The experiences of registered intellectual disability nurses caring for the older person with intellectual disability

Authors


Correspondence: Owen Doody, Lecturer, Department of Nursing and Midwifery, University of Limerick (North Bank Campus), Limerick, Ireland. Telephone: +353 61 213367.

E-mail: owen.doody@ul.ie

Abstract

Aim and objectives

To explore the experiences of registered intellectual disability nurses caring for the older person with intellectual disability.

Background

Increased longevity for the older person with intellectual disability is relatively a new phenomenon with social and medical factors having significantly increased the lifespan. The ageing population of people with intellectual disability is growing in Ireland, and they are outliving or expected to outlive their family carers.

Design

A qualitative Heideggerigan phenomenological approach allowed the researcher become immersed in the essence of meaning and analyse how registered intellectual disability nurses working with the older person perceive, experience and express their experience of caring.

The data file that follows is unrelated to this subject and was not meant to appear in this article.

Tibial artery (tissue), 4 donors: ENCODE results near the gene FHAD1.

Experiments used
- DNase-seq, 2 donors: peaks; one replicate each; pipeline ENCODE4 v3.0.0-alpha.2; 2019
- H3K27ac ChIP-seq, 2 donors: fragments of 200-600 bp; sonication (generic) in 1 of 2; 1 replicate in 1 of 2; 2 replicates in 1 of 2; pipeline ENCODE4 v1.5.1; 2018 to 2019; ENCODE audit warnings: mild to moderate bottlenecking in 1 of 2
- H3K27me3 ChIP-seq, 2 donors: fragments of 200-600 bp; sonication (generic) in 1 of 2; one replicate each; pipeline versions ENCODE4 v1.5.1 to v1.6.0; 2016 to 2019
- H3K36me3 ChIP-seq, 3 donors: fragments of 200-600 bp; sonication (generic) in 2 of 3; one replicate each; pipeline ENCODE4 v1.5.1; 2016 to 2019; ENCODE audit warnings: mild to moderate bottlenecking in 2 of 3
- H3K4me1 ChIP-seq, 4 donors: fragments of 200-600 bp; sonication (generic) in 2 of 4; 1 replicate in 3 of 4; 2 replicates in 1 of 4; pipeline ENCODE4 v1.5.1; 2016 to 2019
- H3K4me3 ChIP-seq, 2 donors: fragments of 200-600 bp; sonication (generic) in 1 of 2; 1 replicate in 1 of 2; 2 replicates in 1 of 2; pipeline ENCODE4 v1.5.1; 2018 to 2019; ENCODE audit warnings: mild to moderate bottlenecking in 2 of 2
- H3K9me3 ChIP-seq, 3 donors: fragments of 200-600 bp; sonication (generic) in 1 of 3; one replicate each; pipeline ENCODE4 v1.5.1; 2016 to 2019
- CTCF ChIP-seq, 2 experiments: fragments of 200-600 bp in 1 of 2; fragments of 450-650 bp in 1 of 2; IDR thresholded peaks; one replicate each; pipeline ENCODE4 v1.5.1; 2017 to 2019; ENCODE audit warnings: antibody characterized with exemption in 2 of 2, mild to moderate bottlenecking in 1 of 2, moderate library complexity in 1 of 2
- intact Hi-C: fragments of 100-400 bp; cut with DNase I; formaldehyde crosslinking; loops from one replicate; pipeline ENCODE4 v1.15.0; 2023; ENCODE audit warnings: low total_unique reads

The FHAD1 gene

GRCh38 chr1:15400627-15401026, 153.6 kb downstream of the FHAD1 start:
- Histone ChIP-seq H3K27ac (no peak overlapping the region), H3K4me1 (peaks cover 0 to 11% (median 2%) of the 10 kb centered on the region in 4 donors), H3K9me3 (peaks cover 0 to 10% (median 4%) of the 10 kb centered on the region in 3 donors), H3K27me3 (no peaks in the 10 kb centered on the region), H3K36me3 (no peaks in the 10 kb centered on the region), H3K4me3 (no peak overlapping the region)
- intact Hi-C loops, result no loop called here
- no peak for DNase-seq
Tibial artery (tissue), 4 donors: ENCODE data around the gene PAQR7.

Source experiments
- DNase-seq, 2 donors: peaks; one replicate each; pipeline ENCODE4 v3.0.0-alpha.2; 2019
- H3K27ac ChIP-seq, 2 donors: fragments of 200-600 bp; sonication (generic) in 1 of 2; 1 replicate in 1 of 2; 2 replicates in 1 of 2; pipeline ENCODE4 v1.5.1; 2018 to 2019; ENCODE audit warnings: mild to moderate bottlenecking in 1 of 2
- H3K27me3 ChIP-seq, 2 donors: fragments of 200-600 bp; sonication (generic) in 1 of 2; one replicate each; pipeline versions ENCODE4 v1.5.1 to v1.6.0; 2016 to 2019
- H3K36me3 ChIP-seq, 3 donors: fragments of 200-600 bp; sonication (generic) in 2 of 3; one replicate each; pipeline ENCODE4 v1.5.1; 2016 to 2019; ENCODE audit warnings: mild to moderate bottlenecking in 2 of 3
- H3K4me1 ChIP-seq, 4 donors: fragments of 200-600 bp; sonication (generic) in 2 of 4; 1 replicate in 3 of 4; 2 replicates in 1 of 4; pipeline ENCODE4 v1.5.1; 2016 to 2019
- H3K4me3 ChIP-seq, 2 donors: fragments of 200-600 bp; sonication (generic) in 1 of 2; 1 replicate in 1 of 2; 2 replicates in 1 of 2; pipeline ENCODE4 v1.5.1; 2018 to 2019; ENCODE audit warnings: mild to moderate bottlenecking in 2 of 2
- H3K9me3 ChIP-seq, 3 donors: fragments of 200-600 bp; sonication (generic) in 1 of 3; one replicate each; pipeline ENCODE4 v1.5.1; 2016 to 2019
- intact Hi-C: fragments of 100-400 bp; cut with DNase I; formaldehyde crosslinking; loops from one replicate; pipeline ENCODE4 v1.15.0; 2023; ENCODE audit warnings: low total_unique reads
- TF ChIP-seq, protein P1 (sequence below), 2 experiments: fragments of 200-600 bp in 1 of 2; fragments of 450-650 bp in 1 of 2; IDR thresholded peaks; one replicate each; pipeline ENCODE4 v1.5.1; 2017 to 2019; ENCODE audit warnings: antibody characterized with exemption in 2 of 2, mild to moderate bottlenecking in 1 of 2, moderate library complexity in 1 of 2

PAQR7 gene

Methods

After ethical approval was granted, data were collected through semi-structured interviews from seven participants and were transcribed and analysed thematically using Burnard's framework for data analysis.

Results

Three key themes were identified: ‘care delivery’, ‘inclusiveness’ and ‘client-focused care’. The study highlights the need for effective planning, an integrated approach to services and that the registered intellectual disability nurse needs to be integrated into the care delivery system within the health service to support client and family carers in the home environment.

Conclusions

Overall, the study shows the importance of teamwork, proactive planning, inclusion, attitudes, individualised care, knowing the person and best practice in providing care for older people with intellectual disability.

Relevance to clinical practice

This paper reports on the findings of a study which explored the experiences of caring for the older person with intellectual disability. Teamwork, proactive planning, client-centred approach and supporting clients living at home are important as ageing is inevitable.

Ancillary